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Both the neurotransmitter serotonin and the unnatural amino acid 5-hydroxytryptophan (5HT), contain the 5-hydroxyindole chromophore. The photochemistry of 5HT is being investigated in relation to the multiphoton excitation of this chromophore to produce a characteristic photoproduct with green fluorescence (‘hyperluminescence’). Laser flash photolysis (308 nm) of 5HT in aqueous solution at neutral pH produces both the neutral 5-indoloxyl radical (λmax 400-420 nm) and another transient absorption with λmax 480 nm and lifetime of 2 μs in deaerated solutions. Based on quenching by oxygen and β-carotene, the species at 480 nm is identified as the triplet excited state of 5HT. In acidic solution a new oxygen-insensitive intermediate with λmax 460 is assigned to the radical cation of 5HT. Time-resolved measurements of luminescence at 1270 nm have shown that the triplet state of 5HT is able to react with oxygen to form singlet excited oxygen (1O2*) with a quantum yield of ~0.1. However, 5HT has also been found to be an effective quencher of singlet oxygen with a second order rate constant of 1.3 × 108 dm3 mol-1 s-1. The results are discussed in the light of recent observations on the multiphoton-excited photochemistry of serotonin.
The 5-hydroxyindole chromophore of the unnatural amino acid, 5-hydroxytryptophan (5HT), and the neurotransmitter, serotonin (5-hydroxytryptamine), confers at least two significant spectroscopic differences compared with the indole chromphore of tryptophan. Firstly, the absorption spectrum of 5-hydroxyindoles is red-shifted compared with that of tryptophan allowing selective excitation of 5HT in the presence of tryptophan [1-4]. The ultraviolet fluorescence of 5HT has a higher quantum yield than tryptophan, but shows less solvent sensitivity [2,3,5] and is similar to that from serotonin . These properties have allowed 5HT to be used as a probe of protein structure and dynamics [7-9]. Imaging of serotonin fluorescence within mast cells through selective 3-photon excitation has also been reported . Secondly, both 5HT and serotonin are induced to produce an unusual and characteristic green, ca. 500 nm, luminescence (‘hyperluminescence’) on multiphoton excitation using sub-picosecond near infrared laser pulses [11-15]. Shear et al  have shown that overall this is a 6-photon process, involving an initial 4-photon photochemical reaction leading to a transient product with a lifetime of hundreds of microseconds followed by two-photon excitation of the intermediate to produce the green fluorescence. Similar fluorescence may also be produced by two colour (308 and 430 nm) excitation of 5HT with nanosecond pulsed lasers . More recent studies have indicated that the fluorescing intermediate may be produced by a 3-photon near infrared excitation plus a further single photon excitation delayed by up to tens of nanoseconds . This implies the potential role of an intermediate state with a lifetime longer than that of the excited singlet. Despite these investigations the identity of the photochemical product responsible for hyperluminescence has not yet been established, although the effects of several scavengers of radicals and excited states have been reported [14-17]. Capillary electrophoresis experiments with serotonin indicate the unknown intermediate is similar in size and charge to serotonin itself .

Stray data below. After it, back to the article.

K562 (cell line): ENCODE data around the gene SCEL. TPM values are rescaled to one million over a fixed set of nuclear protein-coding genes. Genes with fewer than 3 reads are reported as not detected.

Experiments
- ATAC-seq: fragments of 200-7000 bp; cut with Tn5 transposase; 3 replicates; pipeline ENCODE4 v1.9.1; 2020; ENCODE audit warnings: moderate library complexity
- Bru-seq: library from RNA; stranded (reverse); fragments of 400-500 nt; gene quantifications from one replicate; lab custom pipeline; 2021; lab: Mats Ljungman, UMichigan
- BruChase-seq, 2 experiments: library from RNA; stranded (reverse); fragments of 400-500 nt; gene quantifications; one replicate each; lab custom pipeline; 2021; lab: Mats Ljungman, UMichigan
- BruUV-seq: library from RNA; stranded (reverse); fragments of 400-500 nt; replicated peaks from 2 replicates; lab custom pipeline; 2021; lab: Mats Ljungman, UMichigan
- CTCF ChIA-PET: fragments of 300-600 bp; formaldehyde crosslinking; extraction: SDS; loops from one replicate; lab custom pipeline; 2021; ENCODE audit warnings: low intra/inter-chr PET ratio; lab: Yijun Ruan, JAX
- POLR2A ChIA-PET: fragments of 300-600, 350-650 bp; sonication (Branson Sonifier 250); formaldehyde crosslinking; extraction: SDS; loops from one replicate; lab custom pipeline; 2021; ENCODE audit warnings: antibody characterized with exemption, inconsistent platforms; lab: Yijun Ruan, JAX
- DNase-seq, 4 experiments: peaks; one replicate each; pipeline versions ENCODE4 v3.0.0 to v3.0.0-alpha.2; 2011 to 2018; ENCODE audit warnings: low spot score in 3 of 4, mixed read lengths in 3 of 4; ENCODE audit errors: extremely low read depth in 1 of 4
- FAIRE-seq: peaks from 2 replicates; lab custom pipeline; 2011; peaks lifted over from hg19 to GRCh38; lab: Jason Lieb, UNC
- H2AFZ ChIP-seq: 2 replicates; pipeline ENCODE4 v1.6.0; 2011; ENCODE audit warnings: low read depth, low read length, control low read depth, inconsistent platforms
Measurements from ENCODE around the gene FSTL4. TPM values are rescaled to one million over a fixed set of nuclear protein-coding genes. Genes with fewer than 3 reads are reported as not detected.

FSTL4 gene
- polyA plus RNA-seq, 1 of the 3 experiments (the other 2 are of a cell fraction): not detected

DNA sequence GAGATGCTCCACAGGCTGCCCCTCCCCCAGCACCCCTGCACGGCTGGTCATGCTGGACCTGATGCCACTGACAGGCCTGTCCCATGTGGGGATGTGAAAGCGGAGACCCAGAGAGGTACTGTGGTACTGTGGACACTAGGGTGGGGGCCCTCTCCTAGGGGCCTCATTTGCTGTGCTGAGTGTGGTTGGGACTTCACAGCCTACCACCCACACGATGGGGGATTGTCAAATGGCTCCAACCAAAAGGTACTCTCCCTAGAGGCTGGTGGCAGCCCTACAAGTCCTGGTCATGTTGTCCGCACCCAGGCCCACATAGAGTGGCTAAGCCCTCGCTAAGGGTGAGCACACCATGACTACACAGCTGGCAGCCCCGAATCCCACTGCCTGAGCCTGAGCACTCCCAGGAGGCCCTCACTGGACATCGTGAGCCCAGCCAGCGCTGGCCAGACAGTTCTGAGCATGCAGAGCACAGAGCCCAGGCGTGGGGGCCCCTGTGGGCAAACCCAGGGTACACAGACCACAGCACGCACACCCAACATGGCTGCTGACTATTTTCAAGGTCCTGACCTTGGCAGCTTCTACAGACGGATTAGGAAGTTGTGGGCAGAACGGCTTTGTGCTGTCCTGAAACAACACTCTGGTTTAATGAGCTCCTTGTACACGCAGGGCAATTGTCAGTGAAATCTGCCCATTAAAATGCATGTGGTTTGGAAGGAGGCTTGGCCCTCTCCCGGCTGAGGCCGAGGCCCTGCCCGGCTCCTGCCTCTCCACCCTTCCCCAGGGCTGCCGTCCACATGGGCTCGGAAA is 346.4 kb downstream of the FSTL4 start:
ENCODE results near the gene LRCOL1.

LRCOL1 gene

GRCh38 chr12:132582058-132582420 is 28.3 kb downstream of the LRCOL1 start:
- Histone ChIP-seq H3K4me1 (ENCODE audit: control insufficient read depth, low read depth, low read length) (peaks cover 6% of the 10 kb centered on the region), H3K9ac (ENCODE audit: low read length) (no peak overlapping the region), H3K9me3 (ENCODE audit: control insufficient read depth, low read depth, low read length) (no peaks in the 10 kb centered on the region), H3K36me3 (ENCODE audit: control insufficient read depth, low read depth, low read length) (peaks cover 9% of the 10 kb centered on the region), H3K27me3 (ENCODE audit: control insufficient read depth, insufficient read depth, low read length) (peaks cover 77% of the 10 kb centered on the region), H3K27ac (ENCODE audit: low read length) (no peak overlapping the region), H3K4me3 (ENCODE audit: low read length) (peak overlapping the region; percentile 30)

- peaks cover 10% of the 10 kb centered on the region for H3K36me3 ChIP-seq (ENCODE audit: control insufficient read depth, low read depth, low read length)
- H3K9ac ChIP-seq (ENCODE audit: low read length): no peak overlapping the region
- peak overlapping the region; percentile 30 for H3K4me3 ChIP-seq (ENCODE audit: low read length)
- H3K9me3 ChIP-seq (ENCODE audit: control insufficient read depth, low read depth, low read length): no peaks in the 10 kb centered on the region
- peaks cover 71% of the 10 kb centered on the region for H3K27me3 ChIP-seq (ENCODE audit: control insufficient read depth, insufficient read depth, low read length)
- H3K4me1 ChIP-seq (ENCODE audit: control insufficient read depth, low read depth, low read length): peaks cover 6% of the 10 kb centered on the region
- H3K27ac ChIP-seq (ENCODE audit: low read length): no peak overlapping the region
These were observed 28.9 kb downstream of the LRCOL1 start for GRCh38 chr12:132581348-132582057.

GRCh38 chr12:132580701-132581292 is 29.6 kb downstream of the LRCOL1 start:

The interest in spectroscopic properties of 5HT suggests that the photochemistry of 5-hydroxyindoles deserves more detailed investigation. Our previous laser flash photolysis investigations at 308 nm  indicated that photoionisation to produce the hydrated electron and the 5-indoloxyl radical was one of the main photochemical pathways, confirming previous work using 248 nm laser photolysis . The triplet state of 5HT has been observed by optically detected magnetic resonance and phosphorescence at low temperatures [19-21]. At 135 K the phosphorescence lifetime is long (τ = 4.8 s), but is reduced to 29 μs at 274 K . In contrast, room temperature phosphorescence of tryptophan in thoroughly deaerated solution has a significantly longer lifetime (1.4 ms at 274 K) and is also more long-lived than the transient absorption (τ ~ 14 - 20 μs) assigned to the triplet state observed by laser flash photolysis (22,23). This apparent discrepancy has been rationalised in terms of a radical recombination mechanism by Fletcher et. al. . The triplet states of phenols have also been detected [25-27], but their absorption spectra at λ > 300 nm have low extinction coefficients and overlap spectra of the radical that is also produced by photolysis.